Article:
It is clear why city leaders are turning their attention to community microgrids. Energy is the lifeblood of any contemporary community, and severe storms in recent years have revealed the vulnerability of the central grid.
Taking into account the priorities of city leaders — infrastructure, finance, and economic development — here are four good reasons for cities and towns to pursue microgrids from our new report with Microgrid Knowledge and the International District Energy Association, “Community Microgrids: A Guide for Mayors and City Leaders Seeking Clean, Reliable and Locally Controlled Energy.”
Four good reasons for community microgrids
Electric reliability, a strong grid, economic development, efficient and green energy supply
1. Community microgrids keep the lights on in a crisis
Microgrids are characterized by their ability to separate or island from the central grid. They can halt their flow of power to the grid, or from the grid at any time. This spares the microgrid and its customers from also becoming victim to a power failure moving along the grid.
When it islands, the microgrid turns on its on-site generation to send power to its customers. In community microgrids, customers are likely to be critical service facilities; possibly police, fire, hospitals, grocery stores, or gas stations.
Community members who have lost power know that they can travel inside the microgrid’s borders for medical care, shelter, food. During a power outage, San Diego Gas & Electric contacted customers who had medical conditions and invited them to go to a cool zone, set up at a resort in Borrego Springs, the site of a microgrid that serves 2,800 customers.
Sometimes the microgrid’s services are less tangible, but equally important in a crisis. A Whole Foods in Brooklyn designed a community microgrid as a place of refuge for people to gather, exchange information, charge phones and get in touch with distant family members, who may be worried about their well-being.
2. Community microgrids can strengthen the central grid
Microgrids offer benefits beyond keeping the lights on during power outages. They can help the central grid function better.
For example, during extreme hot and cold weather, the central grid sometimes becomes overtaxed. The microgrid can ‘shed load’ during these periods to ease strain on the central grid. This means that the central grid stops transmitting power to certain facilities and the microgrid takes over.
Depending on where in the U.S. it is located, a community microgrid may be allowed to provide other “ancillary” services for the central grid, such as helping to maintain the grid’s ideal frequency.
Or a microgrid may participate in a demand response program, where utilities or grid operators call upon the microgrid (and other participating customers) to temporarily reduce their energy consumption. This occurs when short-term power prices spike or a power outage appears imminent. Microgrids receive financial compensation for these grid services.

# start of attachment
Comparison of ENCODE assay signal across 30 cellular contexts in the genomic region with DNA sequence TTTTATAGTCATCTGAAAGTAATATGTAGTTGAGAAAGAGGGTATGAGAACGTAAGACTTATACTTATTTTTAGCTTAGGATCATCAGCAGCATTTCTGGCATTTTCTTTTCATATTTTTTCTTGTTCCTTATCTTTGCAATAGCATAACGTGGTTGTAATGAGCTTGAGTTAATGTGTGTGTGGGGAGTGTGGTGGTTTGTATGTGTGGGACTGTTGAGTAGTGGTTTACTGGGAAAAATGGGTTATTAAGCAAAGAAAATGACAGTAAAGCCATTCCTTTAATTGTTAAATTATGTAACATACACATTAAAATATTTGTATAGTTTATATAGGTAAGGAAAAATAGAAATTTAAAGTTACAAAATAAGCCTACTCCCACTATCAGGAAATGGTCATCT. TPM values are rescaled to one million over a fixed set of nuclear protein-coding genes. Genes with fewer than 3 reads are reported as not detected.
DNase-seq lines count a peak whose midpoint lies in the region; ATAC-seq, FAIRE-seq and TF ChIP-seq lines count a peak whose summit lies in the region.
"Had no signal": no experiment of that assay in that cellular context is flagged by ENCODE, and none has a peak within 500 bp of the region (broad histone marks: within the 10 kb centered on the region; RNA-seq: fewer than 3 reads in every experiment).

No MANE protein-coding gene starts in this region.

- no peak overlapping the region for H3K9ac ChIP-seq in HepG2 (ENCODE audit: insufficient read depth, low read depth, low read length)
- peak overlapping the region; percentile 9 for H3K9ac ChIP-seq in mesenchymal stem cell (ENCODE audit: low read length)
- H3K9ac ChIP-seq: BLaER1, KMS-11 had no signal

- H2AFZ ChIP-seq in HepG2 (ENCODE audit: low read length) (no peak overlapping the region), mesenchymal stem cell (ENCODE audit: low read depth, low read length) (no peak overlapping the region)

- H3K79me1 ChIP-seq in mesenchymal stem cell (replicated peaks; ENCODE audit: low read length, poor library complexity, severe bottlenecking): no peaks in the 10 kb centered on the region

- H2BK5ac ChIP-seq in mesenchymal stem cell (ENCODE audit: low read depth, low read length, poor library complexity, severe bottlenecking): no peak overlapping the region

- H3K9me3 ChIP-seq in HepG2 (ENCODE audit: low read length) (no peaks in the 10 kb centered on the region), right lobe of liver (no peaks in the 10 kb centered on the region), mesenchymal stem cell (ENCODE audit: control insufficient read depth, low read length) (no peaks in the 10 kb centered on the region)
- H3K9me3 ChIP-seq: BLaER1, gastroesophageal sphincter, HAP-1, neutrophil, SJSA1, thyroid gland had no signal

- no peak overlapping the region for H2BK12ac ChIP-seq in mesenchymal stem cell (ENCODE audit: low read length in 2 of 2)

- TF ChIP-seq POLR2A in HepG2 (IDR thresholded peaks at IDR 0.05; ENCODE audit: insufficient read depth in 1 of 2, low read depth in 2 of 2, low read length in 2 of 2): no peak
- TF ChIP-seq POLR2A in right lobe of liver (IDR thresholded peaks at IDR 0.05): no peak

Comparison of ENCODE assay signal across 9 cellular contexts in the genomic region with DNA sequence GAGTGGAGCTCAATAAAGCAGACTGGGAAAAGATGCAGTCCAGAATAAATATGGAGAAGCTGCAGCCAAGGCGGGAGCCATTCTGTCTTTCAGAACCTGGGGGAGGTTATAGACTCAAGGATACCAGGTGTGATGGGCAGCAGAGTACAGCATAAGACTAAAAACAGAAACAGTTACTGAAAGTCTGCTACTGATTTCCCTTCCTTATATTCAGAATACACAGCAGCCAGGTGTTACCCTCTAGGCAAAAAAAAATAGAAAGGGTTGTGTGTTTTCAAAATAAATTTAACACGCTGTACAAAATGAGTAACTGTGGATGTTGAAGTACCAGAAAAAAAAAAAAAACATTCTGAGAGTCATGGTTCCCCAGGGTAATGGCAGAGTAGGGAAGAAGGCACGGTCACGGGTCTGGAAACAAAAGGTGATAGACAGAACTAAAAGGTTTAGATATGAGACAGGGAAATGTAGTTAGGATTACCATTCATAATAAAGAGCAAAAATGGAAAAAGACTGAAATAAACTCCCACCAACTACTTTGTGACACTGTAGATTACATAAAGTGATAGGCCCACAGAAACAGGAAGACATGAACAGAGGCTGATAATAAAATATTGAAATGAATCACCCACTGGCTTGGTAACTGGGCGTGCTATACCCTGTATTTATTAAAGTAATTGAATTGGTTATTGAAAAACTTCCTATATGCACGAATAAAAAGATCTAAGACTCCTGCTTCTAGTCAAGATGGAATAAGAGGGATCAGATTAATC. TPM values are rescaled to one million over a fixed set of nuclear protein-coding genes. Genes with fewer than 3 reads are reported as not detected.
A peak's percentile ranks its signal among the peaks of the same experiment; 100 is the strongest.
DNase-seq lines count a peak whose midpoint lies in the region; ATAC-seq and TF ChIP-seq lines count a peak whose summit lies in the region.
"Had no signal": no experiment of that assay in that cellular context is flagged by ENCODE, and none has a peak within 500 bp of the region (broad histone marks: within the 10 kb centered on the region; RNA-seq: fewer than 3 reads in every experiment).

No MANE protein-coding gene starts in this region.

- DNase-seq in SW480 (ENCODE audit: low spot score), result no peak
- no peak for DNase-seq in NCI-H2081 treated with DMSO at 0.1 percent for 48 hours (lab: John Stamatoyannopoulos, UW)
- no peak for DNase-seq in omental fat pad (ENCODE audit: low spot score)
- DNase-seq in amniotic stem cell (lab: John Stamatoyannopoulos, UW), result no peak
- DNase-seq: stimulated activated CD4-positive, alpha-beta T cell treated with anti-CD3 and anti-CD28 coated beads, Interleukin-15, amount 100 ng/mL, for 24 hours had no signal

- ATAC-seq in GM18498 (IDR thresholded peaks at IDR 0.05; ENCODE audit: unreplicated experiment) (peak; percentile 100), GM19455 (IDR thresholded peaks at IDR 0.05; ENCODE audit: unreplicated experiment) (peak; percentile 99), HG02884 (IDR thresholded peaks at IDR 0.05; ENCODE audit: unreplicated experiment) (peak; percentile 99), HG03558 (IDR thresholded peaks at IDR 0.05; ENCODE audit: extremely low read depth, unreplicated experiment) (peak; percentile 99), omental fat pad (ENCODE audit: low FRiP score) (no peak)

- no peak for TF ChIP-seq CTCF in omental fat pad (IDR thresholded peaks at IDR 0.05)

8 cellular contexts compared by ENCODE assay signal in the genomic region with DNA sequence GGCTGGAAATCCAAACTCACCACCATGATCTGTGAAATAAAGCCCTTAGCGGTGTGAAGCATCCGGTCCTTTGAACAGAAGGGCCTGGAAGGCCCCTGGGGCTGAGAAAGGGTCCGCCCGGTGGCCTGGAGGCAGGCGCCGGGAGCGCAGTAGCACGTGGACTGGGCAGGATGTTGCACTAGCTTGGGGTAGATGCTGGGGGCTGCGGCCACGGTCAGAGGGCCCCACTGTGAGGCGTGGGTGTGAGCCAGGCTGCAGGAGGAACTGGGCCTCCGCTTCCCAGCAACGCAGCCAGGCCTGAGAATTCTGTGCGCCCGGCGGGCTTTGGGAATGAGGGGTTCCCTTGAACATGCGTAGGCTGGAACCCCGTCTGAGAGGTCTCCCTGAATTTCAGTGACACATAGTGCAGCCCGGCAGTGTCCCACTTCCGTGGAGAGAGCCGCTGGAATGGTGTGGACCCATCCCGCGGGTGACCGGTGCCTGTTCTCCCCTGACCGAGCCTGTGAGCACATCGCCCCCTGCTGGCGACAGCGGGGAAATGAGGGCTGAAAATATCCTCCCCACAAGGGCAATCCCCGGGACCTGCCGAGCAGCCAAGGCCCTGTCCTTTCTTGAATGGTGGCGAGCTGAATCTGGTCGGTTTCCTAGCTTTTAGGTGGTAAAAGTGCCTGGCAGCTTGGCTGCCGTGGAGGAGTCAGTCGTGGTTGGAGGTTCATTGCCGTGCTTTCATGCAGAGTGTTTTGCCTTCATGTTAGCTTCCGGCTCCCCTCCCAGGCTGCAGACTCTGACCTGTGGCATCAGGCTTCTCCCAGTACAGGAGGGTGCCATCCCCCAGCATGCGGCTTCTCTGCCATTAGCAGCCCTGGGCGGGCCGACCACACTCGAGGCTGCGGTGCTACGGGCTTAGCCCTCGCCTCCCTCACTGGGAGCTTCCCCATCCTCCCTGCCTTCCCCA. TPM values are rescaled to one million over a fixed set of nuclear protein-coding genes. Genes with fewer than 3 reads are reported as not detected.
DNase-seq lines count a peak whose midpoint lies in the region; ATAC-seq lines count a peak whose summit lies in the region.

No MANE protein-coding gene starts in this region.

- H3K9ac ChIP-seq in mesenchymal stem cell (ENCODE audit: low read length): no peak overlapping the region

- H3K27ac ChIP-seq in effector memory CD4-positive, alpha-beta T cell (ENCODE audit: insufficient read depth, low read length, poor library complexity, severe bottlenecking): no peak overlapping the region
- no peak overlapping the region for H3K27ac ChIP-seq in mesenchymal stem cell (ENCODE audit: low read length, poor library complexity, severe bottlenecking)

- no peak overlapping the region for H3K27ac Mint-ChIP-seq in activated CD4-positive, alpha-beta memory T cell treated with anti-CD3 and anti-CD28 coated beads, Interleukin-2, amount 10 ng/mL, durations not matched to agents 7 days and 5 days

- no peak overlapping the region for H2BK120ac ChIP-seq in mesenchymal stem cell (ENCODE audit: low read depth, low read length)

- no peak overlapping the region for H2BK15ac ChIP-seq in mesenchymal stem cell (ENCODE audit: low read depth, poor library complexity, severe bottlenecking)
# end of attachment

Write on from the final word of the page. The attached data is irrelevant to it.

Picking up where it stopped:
Last, but certainly equally crucial, a microgrid offers grid security in the face of a growing number of cyberattacks. Homeland Security has reported that foreign hackers are targeting the U.S. energy infrastructure. This is one of the reasons the military has been at the forefront of microgrid development.
The U.S. grid is particularly vulnerable because much of it is interconnected, like one large machine. Damage can cascade for miles, knocking out power to not just city-after city, but also state-after-state. The U.S. experienced such an event in August 2003, when 55 million people in the Northeast, Midwest and Canada lost power. Unfortunately, few microgrids existed then.
3. Microgrids can enhance community economics
Microgrids can strengthen community economics several ways — from attracting new businesses to reducing electricity rates.
Energy is a main input in pricing of most goods and services. Microgrids offer a means to help keep electricity rates in check through better grid management. This occurs in several ways.
First, good development practice dictates that buildings within a microgrid undergo cost-effective energy efficiency improvements. This reduces the need for power within the microgrid, so it cuts back on fuel and other generation-related costs.
Second, some microgrids are designed to serve areas of the grid experiencing an overload. The microgrid may offer a less costly solution than construction of new substations or transmission and distribution lines. Several of these ‘non-wire alternative’ microgrids are now being planned in New York.
In addition, advanced controllers and software allow microgrids to operate in a highly efficient—and therefore cost-effective manner. Many community microgrids also make use of valuable heat discarded and wasted in conventional power plants, which improves their economics and bankability.
Last, by easing energy costs, microgrids offer cities and towns competitive advantage in attracting industry and jobs.